In this study has been found higher odds of impaired renal function progression associated with rs3890011 and rs9332982 (CYP4A11) and rs41507953 and rs1042032 (EPHX2) polymorphisms, which may serve as biomarkers for improve clinical interventions aimed at avoiding or delaying, in chronic kidney disease patients, progress to end-stage kidney disease needing dialysis or kidney transplant.

Keywords:
Hypertension
Progression
Chronic kidney disease
Eicosanoids
CYPs
EPHX2
Resumen
Antecedentes

Existen evidencias que muestran que algunos metabolitos del ácido araquidónico producidos por los citocromos P450 (CYP) y por la enzima epóxido hidroxilasa (EPHX2), tales como los ácidos hidroxieicosatetraenoicos (HETEs), ácidos epoxieicosatrienoicos (EETs) o ácidos dihidroxieicosatrienoicos (DHETEs), juegan un papel importante en la regulación de la presión arterial y, por tanto, podrían contribuir al desarrollo de hipertensión y daño renal. Por ello, el objetivo del estudio fue evaluar si los polimorfismos de los genes CYP2C8, CYP2C9, CYP2J2, CYP4F2, CYP4F11 y EPHX2, responsables de la formación de HETEs, EETs y DHETEs, están relacionados con la progresión de la función renal en un grupo de pacientes con hipertensión arterial (HT).

Métodos

Se incluyeron en el estudio 151 pacientes de un servicio hospitalario de nefrología con diagnóstico de HT. Además, un grupo de 87 sujetos normotensos participó en el estudio como grupo de control. A los pacientes con HT se les realizó un análisis de bioquímica general, se calculó la tasa estimada de filtración glomerular y se analizaron los genotipos de los diferentes genes CYPs y EPHX2 incluidos en el estudio.

Resultados

Los polimorfismos rs3890011, rs9332982 del gen CYP4A11 y rs41507953 del gen EPHX2 presentaron un alto riesgo de alteración de la función renal con unos odds ratios (OR) de 2,07 (1,00–4,32; P=0,049) 3,02 (1,11−8,23; P=0,030) y 3,59 (1,37−9,41; P=0,009), respectivamente, así como el polimorfismo rs1042032 del gen EPHX2 presentó también un mayor riesgo (OR=6,23; IC 95%=1,50−25,95; P=0,007). Sin embargo, no se observaron diferencias significativas en las frecuencias alélicas entre pacientes con HT y sujetos normotensos para ninguno de los polimorfismos analizados. Además, los pacientes con dislipidemia (n=90) presentaron una mayor frecuencia de las variantes EPHX2 K55R (rs41507953) y *35A>G (rs1042032) que los pacientes sin dislipidemia, 4% vs. 14% (P=0,005) y 16 vs. 27% (P=0.02), respectivamente.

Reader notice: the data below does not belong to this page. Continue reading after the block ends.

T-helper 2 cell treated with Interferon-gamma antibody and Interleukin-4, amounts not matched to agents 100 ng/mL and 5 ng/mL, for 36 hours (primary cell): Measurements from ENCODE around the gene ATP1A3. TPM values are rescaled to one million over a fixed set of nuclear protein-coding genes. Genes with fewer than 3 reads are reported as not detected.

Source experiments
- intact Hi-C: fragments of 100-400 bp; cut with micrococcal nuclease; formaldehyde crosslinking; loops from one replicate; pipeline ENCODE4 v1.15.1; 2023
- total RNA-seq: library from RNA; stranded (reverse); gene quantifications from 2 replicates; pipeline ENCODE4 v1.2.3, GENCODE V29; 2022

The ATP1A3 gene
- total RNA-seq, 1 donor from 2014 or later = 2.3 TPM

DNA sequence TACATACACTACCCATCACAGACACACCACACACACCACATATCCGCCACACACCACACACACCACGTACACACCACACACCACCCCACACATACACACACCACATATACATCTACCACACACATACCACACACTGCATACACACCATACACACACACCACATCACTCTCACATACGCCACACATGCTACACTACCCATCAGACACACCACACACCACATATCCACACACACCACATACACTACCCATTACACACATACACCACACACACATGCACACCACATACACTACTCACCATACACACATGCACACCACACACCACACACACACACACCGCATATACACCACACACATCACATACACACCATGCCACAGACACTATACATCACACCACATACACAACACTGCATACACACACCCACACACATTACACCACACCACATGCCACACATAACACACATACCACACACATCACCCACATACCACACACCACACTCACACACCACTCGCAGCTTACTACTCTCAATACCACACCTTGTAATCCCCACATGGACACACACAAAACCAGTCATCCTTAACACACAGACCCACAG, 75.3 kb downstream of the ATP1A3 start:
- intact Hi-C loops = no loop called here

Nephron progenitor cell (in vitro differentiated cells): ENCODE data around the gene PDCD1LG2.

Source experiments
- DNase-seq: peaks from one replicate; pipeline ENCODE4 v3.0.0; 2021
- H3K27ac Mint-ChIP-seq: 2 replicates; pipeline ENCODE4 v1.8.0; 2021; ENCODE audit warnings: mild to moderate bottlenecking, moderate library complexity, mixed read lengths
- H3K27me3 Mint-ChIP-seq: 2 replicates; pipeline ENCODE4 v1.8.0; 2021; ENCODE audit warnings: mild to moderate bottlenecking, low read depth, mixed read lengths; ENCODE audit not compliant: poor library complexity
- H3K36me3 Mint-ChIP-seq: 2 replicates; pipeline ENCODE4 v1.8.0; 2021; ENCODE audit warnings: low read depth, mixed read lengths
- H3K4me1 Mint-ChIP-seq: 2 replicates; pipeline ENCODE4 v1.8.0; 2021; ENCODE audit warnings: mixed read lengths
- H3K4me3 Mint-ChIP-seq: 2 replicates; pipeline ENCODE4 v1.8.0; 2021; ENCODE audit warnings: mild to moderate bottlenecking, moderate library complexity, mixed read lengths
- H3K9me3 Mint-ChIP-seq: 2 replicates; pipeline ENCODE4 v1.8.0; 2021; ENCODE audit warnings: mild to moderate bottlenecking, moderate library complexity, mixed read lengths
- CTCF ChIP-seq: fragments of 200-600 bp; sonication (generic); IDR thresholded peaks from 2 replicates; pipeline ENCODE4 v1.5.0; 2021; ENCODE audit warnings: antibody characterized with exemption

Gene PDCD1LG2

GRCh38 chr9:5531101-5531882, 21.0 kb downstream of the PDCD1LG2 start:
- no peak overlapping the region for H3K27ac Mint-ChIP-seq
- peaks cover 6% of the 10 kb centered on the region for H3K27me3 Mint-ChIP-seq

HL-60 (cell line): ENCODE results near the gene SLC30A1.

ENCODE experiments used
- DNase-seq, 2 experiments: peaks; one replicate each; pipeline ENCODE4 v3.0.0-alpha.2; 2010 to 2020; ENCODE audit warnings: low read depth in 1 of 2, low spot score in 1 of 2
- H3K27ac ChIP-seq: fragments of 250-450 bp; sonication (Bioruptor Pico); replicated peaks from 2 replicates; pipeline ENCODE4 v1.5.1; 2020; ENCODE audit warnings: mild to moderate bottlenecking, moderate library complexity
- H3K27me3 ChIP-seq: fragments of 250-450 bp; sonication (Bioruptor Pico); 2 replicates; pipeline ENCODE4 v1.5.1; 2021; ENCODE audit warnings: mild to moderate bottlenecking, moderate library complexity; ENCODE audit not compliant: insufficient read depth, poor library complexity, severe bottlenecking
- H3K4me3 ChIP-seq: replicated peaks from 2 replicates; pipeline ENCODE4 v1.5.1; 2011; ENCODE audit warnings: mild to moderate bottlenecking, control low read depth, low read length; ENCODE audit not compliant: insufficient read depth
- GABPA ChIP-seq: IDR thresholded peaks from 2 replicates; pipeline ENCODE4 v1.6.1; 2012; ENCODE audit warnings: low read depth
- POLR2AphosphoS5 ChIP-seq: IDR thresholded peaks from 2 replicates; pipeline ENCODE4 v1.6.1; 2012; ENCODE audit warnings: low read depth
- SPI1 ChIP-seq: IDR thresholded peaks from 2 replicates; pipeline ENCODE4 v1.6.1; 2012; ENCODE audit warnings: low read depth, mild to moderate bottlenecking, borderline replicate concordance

Conclusiones

En este estudio se han encontrado mayores probabilidades de progresión de la función renal asociadas a los polimorfismos rs3890011 y rs9332982 del gen CYP4A11 y rs41507953 y rs1042032 del gen EPHX2, que podrían servir como biomarcadores para mejorar las intervenciones clínicas destinadas a evitar o retrasar, en pacientes con enfermedad renal crónica, el avance de la enfermedad renal hacia la etapa terminal en la que necesitarían diálisis o trasplante de riñón.

Palabras clave:
Hipertensión
Progresión
Enfermedad renal crónica
Eicosanoides
CYP
EPHX2
Full Text
Introduction

Chronic kidney disease (CKD) is described as a condition with gradual loss of kidney function. It is generally defined by persistent (lasting more than 3 months) abnormality of kidney function as measured by estimated glomerular filtration rate (eGFR) levels lowers than 60ml/min/1.73m2. Using the eGFR, CKD is divided into six stages of worsening progression1 updated by Kidney Disease Improving Global Outcomes (KDIGO).2

CKD is considered a serious health problem worldwide, given its social and economic consequences1,3 and an emerging cardiovascular risk factor, being independently related to a higher incidence of cardiovascular events.4 Moreover, the progression of CKD has a significant impact on the quality of life of patients and the need ultimate for renal replacement therapy represents a significant consumption of resources for health systems.3,5